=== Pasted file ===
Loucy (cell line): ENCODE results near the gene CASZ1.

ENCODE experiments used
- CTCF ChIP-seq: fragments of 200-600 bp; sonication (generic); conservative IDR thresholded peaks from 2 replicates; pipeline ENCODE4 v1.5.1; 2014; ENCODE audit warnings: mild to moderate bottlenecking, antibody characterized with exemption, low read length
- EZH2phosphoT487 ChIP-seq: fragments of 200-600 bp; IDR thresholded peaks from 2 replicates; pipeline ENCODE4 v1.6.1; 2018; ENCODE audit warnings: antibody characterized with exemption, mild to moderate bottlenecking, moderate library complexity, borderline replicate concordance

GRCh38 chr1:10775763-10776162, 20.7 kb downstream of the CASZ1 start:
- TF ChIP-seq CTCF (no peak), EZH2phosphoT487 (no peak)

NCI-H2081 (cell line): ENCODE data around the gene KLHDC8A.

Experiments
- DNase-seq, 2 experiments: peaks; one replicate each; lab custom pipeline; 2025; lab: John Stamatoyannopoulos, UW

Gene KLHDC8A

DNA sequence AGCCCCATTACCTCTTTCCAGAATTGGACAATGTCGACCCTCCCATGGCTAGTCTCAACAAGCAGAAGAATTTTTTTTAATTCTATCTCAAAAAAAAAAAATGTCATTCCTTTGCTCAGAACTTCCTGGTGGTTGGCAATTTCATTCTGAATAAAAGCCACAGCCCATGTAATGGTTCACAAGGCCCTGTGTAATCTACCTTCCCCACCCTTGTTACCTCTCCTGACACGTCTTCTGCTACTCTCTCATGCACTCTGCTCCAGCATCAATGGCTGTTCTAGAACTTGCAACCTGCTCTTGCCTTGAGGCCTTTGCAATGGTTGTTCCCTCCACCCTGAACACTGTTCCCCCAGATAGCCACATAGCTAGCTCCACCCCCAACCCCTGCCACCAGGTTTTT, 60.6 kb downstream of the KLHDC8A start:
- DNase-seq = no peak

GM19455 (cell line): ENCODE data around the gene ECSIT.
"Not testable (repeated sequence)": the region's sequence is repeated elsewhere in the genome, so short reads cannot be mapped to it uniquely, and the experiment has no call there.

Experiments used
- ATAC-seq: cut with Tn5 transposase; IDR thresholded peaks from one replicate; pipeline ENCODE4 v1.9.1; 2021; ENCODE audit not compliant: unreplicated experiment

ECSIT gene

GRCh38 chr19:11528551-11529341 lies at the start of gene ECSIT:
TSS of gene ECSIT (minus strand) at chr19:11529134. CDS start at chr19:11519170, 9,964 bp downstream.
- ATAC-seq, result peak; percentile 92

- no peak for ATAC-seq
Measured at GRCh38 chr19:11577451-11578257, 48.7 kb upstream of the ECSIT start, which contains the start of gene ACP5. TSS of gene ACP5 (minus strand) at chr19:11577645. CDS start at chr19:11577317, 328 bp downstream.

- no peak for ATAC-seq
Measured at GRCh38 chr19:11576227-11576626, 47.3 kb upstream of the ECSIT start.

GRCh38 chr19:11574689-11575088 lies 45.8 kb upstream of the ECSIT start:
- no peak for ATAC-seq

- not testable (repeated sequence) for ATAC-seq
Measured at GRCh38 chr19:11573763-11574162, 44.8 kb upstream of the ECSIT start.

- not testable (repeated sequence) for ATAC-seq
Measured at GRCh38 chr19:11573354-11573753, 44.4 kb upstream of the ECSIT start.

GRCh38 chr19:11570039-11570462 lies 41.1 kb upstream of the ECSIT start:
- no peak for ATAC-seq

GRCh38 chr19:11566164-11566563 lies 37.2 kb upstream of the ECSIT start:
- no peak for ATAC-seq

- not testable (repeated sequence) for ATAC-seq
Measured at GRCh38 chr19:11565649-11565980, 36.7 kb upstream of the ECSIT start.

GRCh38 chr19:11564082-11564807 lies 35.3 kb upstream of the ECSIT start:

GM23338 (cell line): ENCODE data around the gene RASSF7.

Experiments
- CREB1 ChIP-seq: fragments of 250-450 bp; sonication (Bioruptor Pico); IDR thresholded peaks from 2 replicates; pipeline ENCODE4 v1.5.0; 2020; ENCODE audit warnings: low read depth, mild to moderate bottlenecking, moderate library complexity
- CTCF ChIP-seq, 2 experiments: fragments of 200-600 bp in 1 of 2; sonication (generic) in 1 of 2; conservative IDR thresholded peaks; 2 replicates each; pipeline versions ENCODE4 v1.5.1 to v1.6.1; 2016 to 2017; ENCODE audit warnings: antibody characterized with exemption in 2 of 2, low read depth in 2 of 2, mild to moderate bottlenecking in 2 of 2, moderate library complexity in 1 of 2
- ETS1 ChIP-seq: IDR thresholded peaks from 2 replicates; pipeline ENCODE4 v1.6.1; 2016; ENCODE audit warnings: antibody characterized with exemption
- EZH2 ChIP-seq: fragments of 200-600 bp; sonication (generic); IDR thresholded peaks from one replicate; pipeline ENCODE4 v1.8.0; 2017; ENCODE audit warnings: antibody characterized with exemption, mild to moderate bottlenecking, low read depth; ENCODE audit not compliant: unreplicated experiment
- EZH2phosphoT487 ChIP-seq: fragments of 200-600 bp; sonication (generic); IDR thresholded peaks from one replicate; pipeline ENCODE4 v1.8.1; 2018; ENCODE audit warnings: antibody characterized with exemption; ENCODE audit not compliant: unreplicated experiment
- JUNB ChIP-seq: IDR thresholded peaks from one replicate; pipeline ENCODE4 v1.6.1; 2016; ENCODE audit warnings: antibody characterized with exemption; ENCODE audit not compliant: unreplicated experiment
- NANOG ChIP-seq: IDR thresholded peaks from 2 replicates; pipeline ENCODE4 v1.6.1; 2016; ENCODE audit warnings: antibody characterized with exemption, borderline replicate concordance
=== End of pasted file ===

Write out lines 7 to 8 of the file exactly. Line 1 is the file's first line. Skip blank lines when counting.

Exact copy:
NCI-H2081 (cell line): ENCODE data around the gene KLHDC8A.

Experiments